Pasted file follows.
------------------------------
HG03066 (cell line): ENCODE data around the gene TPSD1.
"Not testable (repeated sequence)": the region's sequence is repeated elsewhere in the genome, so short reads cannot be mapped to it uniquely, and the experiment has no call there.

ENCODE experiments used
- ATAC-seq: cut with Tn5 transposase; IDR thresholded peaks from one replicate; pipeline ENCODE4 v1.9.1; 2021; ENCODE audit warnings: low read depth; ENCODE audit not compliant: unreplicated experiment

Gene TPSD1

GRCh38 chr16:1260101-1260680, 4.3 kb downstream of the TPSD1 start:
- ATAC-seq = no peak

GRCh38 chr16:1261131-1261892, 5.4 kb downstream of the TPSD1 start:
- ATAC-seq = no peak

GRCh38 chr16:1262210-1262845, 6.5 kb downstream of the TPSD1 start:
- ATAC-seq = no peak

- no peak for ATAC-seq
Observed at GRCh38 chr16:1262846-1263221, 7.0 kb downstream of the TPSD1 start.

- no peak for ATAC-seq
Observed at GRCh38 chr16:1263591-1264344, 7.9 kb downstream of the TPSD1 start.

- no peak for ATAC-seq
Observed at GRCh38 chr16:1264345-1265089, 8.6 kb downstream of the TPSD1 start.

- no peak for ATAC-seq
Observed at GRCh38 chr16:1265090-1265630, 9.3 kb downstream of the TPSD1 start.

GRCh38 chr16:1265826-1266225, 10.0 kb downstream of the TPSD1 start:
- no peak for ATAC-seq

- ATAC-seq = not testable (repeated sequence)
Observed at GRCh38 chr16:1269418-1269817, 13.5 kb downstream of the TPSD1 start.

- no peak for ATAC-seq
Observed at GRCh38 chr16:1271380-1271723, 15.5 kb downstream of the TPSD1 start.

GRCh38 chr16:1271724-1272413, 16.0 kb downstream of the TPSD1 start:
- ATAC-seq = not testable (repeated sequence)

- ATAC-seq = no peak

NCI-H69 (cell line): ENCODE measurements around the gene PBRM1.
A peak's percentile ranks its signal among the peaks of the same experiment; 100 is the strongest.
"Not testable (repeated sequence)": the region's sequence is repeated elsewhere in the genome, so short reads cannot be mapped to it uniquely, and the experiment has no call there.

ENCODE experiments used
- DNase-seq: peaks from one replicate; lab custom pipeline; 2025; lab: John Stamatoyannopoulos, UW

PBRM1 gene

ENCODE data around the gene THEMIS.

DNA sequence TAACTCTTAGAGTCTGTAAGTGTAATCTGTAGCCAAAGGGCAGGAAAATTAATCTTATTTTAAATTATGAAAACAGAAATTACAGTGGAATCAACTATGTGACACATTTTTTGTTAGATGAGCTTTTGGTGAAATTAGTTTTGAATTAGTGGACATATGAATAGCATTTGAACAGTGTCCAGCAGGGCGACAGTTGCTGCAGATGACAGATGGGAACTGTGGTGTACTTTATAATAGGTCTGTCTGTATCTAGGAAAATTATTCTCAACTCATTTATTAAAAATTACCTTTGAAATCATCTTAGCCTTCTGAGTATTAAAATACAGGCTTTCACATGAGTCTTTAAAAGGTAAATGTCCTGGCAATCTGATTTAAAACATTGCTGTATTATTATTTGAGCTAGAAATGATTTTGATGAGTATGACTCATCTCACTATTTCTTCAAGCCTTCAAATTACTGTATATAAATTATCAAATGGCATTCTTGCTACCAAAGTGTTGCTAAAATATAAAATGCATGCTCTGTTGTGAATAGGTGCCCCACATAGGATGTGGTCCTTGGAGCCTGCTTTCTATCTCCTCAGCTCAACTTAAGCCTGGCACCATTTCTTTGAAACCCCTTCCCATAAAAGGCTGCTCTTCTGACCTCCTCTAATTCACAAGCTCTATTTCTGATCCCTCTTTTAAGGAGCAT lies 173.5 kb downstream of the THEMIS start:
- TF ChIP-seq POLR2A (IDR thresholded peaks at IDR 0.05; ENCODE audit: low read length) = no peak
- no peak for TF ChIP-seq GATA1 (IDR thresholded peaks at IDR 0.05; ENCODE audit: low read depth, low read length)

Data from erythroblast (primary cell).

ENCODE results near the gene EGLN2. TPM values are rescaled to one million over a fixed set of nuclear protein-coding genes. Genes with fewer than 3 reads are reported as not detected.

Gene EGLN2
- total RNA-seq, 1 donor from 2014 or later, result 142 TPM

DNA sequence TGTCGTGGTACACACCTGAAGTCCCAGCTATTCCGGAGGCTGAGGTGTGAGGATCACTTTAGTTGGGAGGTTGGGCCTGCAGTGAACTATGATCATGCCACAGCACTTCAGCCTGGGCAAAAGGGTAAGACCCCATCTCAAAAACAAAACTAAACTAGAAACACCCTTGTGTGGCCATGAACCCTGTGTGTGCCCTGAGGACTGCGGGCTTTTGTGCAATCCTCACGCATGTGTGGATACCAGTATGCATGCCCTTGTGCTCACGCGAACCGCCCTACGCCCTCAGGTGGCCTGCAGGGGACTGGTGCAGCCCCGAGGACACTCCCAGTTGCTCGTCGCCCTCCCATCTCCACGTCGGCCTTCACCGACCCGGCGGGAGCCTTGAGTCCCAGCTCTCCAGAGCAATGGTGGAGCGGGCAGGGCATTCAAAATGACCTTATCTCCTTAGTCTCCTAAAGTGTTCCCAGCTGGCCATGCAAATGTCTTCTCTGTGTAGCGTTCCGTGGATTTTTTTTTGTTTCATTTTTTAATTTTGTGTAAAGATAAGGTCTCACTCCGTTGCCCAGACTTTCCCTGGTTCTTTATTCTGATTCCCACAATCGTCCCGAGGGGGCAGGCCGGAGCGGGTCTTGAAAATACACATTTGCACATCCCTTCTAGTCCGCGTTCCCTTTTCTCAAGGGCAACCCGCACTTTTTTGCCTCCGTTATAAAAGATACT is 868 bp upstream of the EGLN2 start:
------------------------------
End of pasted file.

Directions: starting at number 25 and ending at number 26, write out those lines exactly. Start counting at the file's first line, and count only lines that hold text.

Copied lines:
Observed at GRCh38 chr16:1271380-1271723, 15.5 kb downstream of the TPSD1 start.

GRCh38 chr16:1271724-1272413, 16.0 kb downstream of the TPSD1 start: